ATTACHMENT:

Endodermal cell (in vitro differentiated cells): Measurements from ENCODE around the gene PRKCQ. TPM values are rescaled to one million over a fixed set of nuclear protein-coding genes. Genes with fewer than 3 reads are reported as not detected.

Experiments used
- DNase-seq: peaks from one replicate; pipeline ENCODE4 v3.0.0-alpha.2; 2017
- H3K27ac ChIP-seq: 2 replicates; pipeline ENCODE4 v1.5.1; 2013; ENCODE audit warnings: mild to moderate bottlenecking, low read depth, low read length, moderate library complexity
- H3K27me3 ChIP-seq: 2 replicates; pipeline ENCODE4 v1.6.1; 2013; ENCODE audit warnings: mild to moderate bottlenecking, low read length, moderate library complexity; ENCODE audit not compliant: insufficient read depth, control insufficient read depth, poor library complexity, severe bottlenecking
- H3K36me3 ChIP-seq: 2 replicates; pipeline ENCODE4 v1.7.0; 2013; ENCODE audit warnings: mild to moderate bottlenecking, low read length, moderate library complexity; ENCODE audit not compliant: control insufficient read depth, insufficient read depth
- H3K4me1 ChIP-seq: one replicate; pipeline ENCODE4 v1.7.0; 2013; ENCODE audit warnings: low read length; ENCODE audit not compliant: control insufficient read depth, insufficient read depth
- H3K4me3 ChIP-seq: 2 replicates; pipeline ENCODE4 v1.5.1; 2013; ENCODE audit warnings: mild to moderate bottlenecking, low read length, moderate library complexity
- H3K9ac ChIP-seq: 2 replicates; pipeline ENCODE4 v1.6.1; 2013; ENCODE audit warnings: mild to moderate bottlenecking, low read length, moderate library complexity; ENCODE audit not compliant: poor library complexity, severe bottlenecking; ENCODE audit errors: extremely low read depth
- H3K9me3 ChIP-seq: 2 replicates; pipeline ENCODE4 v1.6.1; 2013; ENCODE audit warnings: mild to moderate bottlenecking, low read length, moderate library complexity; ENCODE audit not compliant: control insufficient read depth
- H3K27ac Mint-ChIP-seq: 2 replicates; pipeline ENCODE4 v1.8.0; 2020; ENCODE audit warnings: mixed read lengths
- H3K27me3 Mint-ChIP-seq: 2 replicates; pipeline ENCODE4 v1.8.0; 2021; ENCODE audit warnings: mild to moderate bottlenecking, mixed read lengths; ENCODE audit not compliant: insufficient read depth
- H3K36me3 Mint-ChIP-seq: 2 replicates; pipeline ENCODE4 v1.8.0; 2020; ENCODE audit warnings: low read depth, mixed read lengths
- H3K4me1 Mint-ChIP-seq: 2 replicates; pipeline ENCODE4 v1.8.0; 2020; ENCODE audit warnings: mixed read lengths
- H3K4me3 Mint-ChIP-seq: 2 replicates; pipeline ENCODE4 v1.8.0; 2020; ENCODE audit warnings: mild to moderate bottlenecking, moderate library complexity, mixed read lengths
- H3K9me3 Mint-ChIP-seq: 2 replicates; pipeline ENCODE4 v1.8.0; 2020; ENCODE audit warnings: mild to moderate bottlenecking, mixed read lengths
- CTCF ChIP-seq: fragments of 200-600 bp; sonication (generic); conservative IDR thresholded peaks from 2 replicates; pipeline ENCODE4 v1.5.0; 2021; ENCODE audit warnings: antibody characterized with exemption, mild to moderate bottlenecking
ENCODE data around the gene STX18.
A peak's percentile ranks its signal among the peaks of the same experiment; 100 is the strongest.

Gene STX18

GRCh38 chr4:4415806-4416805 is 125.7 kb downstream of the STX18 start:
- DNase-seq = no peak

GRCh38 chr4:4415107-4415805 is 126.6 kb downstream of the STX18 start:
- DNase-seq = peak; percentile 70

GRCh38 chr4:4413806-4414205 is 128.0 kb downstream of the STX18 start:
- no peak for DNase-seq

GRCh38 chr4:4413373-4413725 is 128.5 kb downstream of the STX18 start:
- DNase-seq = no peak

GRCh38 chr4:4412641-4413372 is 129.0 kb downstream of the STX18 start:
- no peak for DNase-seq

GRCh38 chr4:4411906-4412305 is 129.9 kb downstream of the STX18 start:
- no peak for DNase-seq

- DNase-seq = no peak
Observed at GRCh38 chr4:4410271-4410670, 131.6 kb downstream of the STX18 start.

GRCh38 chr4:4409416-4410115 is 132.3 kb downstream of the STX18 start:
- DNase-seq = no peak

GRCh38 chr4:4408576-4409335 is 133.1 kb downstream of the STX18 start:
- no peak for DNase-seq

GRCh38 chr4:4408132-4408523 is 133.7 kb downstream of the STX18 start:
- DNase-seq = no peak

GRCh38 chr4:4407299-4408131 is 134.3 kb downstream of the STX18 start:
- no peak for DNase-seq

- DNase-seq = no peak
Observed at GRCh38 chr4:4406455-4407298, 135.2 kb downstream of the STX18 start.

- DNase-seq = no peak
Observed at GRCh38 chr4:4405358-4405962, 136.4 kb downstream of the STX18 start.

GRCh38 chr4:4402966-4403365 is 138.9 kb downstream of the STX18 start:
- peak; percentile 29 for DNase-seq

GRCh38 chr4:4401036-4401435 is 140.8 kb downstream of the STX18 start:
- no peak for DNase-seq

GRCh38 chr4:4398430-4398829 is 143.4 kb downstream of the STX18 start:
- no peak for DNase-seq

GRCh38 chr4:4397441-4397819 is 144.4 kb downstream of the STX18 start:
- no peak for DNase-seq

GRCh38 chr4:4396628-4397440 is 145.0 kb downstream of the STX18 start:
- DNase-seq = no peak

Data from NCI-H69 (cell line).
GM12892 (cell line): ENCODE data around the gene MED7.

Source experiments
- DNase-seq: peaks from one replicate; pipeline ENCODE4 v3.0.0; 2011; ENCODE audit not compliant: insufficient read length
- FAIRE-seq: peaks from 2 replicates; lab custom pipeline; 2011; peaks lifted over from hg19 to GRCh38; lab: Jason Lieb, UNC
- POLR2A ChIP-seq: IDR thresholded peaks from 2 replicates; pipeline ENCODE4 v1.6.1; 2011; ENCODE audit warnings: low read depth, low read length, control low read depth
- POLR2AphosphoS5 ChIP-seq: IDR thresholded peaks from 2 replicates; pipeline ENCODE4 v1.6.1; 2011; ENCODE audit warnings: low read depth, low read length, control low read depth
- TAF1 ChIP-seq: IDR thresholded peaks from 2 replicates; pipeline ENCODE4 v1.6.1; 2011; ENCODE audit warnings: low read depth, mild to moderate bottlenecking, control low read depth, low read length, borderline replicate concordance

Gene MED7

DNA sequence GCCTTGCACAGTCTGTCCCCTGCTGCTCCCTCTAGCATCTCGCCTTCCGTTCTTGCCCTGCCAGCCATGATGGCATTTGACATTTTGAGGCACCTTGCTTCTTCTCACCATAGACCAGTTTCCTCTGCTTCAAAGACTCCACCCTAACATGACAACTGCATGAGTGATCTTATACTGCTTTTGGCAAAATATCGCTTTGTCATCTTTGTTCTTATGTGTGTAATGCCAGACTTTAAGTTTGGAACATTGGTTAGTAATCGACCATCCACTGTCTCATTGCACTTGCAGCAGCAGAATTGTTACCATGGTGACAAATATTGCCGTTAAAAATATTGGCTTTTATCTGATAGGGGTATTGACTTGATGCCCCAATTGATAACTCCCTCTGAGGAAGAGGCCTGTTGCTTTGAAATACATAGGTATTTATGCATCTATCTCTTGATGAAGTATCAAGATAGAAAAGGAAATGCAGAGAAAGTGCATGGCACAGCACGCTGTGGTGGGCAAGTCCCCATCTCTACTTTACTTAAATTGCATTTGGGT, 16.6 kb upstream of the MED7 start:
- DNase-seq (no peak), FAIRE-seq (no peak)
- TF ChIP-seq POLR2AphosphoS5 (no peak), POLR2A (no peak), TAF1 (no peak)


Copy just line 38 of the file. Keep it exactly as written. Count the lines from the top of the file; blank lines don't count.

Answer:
- no peak for DNase-seq